What do we do?
At the Computational Evolution Group we develop phylogenetic tools in order to understand evolutionary processes. Using our phylogenetic methods, we aim to improve our understanding of past evolutionary and population dynamic processes on different scales. We address questions in a number of fields, focusing on epidemiology, public health and medicine, ecology and evolution, and language evolution. In our daily work, we define and analyse stochastic models, implement computational methods, analyse empirical data, and discuss our new insights with clinicians, public health policy makers, as well as ecologists and palaeontologists.
In 2016, we focused on developing tools for investigating ongoing epidemics such as Zika in South America or Seasonal Influenza in our hometown Basel. We validated these software tools using data from the Ebola outbreak 2013-16 in West Africa. For the ongoing Zika outbreak we are using free available data, while for Influenza we are collecting data ourselves (funded by an SNF interdisciplinary grant). In particular, we conducted a city-wide survey on Influenza (for media coverage see https://www.bsse.ethz.ch/cevo/cevo-press/2016/04/influenza-survey-in-progress.html), and we will be collecting blood samples from patients during the upcoming winter season.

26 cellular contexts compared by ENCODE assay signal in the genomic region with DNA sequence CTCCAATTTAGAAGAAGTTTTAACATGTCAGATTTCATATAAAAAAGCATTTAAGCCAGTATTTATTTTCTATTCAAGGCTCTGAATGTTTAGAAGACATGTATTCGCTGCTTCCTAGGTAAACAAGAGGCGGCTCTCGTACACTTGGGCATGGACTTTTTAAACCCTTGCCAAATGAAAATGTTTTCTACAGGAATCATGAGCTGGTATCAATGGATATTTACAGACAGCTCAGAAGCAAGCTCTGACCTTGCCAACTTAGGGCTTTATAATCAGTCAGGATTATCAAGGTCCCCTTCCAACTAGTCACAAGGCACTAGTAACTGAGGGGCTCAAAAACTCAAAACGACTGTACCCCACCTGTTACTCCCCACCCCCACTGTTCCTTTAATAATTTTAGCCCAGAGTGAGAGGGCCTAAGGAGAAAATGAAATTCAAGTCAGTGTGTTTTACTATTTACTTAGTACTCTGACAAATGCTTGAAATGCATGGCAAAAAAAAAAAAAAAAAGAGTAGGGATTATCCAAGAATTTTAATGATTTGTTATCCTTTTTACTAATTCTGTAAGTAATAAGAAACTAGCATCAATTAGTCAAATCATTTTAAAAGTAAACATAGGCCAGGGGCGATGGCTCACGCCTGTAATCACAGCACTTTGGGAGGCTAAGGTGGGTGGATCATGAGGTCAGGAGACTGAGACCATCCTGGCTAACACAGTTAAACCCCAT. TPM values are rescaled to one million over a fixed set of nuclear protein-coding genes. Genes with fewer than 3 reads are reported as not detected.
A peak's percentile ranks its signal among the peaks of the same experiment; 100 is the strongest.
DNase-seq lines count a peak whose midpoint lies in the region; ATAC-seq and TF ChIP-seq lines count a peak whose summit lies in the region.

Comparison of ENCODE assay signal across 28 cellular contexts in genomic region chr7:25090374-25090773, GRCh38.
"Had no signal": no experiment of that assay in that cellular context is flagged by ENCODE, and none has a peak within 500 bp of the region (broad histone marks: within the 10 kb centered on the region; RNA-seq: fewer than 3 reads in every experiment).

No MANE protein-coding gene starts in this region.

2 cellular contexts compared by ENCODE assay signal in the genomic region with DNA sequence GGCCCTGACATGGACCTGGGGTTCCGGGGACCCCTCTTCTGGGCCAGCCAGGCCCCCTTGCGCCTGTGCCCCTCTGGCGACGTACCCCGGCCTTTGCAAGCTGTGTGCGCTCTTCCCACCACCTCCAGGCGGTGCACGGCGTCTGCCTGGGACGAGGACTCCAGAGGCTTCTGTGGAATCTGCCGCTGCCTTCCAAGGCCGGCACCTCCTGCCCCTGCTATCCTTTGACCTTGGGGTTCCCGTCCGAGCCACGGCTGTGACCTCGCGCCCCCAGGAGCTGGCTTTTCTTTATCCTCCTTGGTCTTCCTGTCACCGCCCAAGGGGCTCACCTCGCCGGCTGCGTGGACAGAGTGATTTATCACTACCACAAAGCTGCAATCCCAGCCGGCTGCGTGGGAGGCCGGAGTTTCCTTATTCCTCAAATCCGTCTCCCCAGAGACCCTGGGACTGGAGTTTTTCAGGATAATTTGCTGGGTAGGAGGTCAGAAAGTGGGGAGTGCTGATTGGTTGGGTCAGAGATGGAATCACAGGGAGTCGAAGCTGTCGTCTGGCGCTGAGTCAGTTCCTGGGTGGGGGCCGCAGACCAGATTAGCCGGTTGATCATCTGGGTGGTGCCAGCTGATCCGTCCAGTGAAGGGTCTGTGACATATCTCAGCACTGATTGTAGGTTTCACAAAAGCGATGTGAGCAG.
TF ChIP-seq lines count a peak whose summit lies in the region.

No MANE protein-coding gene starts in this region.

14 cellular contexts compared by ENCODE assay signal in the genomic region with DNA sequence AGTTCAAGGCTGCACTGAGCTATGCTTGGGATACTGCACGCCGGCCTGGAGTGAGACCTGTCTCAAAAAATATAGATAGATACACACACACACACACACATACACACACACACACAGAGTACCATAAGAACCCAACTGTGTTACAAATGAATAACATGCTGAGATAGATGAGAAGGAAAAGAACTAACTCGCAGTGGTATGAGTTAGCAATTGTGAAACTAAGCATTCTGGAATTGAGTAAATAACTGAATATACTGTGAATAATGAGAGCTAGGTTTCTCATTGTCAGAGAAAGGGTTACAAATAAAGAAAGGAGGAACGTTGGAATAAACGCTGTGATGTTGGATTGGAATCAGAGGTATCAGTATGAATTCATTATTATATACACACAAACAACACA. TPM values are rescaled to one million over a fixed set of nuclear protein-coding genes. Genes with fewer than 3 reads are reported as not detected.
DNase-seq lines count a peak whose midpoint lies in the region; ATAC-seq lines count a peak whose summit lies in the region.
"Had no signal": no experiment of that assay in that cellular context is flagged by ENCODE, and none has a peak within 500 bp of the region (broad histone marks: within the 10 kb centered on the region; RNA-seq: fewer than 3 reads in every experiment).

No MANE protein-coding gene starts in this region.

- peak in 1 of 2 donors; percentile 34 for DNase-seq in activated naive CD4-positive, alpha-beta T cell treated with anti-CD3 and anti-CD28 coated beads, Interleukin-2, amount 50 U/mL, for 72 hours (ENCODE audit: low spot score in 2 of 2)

Furthermore, the group took a big step in bridging part of the gap between molecular evolution and palaeontology. We developed tools to integrate data sources from both fields in order to reconstruct the tree of life and assess the macroevolutionary processes which give rise to the present day species. To develop the area further, the group welcomed a new postdoc on an ETH fellowship grant.
Main publications 2016
- Kuehnert D et al. Phylodynamics with migration: A computational framework to quantify population structure from genomic data. Mol. Biol. Evol. 2016; 33 (8): 2102-2116.
- Drummond AJ et al. Bayesian phylogenetic estimation of fossil ages. Phil. Trans. Roy. Soc. B 2016; 371: 20150129.
- Stadler T et al. Estimating shifts in diversification rates based on higher-level phylogenies. Biology Letters 2016; 12:20160273..